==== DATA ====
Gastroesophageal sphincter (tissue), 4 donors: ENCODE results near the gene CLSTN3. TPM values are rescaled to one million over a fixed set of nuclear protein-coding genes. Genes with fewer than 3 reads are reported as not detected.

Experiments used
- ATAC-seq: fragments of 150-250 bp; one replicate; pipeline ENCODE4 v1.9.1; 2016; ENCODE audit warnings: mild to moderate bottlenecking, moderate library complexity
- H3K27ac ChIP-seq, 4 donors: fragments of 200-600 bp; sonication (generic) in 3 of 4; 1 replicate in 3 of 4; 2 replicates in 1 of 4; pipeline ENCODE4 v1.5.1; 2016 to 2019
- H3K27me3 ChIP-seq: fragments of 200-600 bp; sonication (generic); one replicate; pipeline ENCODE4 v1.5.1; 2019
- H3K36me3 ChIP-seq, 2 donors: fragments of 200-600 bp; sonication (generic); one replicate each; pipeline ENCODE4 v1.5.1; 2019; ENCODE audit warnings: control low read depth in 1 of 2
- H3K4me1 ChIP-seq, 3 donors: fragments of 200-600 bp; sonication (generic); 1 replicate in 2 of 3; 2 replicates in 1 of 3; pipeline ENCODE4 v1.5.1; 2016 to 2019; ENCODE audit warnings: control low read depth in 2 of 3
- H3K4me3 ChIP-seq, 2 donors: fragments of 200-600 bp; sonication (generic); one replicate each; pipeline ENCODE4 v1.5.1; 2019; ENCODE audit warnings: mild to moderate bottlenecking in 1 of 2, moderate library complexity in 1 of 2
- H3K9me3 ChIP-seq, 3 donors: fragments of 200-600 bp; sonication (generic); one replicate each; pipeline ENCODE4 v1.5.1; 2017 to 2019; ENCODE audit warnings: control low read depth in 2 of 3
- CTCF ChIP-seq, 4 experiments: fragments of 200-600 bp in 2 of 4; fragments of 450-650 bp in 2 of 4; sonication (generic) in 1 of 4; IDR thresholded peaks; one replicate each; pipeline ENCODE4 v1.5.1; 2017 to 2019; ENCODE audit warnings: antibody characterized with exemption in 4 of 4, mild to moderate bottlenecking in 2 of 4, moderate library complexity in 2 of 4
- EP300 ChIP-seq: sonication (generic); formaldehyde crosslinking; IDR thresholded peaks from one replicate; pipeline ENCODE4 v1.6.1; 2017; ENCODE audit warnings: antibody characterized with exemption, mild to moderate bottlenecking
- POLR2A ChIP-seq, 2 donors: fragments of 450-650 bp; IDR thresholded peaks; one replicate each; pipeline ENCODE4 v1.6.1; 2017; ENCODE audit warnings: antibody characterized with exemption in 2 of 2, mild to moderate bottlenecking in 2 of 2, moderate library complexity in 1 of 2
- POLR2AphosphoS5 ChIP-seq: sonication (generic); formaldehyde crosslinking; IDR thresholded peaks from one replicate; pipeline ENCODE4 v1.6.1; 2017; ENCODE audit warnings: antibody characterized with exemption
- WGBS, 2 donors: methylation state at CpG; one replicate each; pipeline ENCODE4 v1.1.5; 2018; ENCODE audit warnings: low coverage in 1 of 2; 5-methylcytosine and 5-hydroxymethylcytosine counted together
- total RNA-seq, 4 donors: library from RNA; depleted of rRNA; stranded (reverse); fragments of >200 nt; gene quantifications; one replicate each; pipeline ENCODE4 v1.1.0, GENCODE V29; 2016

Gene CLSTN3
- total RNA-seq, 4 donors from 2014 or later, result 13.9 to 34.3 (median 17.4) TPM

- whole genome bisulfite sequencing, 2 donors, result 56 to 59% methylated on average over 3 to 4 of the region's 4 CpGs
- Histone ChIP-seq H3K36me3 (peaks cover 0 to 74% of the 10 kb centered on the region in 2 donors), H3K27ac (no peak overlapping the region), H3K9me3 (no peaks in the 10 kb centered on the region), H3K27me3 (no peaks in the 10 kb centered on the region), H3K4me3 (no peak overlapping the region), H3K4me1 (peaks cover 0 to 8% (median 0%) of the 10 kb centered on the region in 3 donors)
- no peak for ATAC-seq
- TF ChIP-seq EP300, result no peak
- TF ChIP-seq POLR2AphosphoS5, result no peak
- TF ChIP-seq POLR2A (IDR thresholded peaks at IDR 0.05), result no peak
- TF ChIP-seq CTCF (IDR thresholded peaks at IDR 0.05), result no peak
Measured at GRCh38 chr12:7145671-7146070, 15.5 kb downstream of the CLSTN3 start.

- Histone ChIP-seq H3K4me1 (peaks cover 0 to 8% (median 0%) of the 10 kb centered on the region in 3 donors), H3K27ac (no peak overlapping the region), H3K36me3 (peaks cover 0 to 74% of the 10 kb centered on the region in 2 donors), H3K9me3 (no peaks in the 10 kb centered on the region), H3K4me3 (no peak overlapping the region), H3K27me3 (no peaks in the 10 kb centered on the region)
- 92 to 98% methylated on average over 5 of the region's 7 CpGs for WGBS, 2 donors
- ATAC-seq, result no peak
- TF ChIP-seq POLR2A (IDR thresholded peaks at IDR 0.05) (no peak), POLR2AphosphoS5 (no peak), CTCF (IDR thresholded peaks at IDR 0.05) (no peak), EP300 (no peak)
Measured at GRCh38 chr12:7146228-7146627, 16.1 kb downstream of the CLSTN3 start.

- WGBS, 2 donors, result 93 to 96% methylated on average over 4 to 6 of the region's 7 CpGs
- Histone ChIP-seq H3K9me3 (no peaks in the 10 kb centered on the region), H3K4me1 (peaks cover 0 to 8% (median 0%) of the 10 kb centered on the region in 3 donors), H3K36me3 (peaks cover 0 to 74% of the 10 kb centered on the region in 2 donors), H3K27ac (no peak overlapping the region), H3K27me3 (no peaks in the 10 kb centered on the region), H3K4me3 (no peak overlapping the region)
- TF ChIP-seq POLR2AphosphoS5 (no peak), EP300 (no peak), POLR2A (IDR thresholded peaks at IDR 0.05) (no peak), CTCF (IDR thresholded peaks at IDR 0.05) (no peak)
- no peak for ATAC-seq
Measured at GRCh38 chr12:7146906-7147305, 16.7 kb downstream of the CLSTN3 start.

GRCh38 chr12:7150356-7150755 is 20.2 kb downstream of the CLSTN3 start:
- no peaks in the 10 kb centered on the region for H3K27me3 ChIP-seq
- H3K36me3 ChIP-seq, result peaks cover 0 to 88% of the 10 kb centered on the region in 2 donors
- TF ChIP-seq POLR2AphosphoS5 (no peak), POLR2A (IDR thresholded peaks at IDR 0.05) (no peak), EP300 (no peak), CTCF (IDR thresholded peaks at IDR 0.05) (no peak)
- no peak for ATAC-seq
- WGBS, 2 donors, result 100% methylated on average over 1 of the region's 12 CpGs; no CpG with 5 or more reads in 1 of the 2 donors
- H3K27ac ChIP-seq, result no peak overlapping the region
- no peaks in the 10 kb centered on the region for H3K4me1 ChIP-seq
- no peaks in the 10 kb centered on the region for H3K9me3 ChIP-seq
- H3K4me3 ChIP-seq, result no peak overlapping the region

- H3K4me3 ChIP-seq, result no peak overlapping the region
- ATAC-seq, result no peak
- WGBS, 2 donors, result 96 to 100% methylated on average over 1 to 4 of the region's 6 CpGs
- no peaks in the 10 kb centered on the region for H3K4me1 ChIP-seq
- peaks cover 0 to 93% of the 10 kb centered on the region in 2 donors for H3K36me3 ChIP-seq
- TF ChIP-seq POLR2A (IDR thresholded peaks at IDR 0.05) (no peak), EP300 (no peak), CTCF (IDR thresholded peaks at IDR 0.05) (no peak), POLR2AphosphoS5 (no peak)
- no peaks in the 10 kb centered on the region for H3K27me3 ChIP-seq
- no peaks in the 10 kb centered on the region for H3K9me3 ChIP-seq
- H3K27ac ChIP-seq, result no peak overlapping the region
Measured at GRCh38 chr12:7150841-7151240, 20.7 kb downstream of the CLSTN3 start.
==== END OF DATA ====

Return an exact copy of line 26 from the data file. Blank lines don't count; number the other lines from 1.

- Histone ChIP-seq H3K4me1 (peaks cover 0 to 8% (median 0%) of the 10 kb centered on the region in 3 donors), H3K27ac (no peak overlapping the region), H3K36me3 (peaks cover 0 to 74% of the 10 kb centered on the region in 2 donors), H3K9me3 (no peaks in the 10 kb centered on the region), H3K4me3 (no peak overlapping the region), H3K27me3 (no peaks in the 10 kb centered on the region)